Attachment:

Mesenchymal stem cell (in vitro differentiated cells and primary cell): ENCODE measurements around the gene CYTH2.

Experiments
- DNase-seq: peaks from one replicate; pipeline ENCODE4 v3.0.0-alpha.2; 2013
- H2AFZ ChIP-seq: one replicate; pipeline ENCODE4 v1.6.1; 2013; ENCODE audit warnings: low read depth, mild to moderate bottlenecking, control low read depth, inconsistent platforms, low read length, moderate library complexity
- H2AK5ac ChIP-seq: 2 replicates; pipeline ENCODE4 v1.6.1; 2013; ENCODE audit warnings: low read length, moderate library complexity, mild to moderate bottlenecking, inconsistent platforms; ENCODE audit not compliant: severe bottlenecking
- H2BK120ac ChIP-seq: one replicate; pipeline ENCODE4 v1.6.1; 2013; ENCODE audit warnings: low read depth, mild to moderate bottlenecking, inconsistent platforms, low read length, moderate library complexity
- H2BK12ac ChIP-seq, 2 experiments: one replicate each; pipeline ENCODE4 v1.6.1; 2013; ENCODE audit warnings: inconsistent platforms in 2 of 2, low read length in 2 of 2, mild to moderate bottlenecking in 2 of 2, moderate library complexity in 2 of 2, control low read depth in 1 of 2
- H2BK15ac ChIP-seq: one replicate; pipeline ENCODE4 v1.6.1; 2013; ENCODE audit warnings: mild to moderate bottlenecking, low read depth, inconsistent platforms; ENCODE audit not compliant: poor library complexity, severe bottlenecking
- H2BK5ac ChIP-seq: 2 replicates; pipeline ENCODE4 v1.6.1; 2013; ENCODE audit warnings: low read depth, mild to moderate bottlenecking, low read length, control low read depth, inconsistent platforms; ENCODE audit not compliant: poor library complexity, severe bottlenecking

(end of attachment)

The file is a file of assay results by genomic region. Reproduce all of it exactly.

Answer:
Mesenchymal stem cell (in vitro differentiated cells and primary cell): ENCODE measurements around the gene CYTH2.

Experiments
- DNase-seq: peaks from one replicate; pipeline ENCODE4 v3.0.0-alpha.2; 2013
- H2AFZ ChIP-seq: one replicate; pipeline ENCODE4 v1.6.1; 2013; ENCODE audit warnings: low read depth, mild to moderate bottlenecking, control low read depth, inconsistent platforms, low read length, moderate library complexity
- H2AK5ac ChIP-seq: 2 replicates; pipeline ENCODE4 v1.6.1; 2013; ENCODE audit warnings: low read length, moderate library complexity, mild to moderate bottlenecking, inconsistent platforms; ENCODE audit not compliant: severe bottlenecking
- H2BK120ac ChIP-seq: one replicate; pipeline ENCODE4 v1.6.1; 2013; ENCODE audit warnings: low read depth, mild to moderate bottlenecking, inconsistent platforms, low read length, moderate library complexity
- H2BK12ac ChIP-seq, 2 experiments: one replicate each; pipeline ENCODE4 v1.6.1; 2013; ENCODE audit warnings: inconsistent platforms in 2 of 2, low read length in 2 of 2, mild to moderate bottlenecking in 2 of 2, moderate library complexity in 2 of 2, control low read depth in 1 of 2
- H2BK15ac ChIP-seq: one replicate; pipeline ENCODE4 v1.6.1; 2013; ENCODE audit warnings: mild to moderate bottlenecking, low read depth, inconsistent platforms; ENCODE audit not compliant: poor library complexity, severe bottlenecking
- H2BK5ac ChIP-seq: 2 replicates; pipeline ENCODE4 v1.6.1; 2013; ENCODE audit warnings: low read depth, mild to moderate bottlenecking, low read length, control low read depth, inconsistent platforms; ENCODE audit not compliant: poor library complexity, severe bottlenecking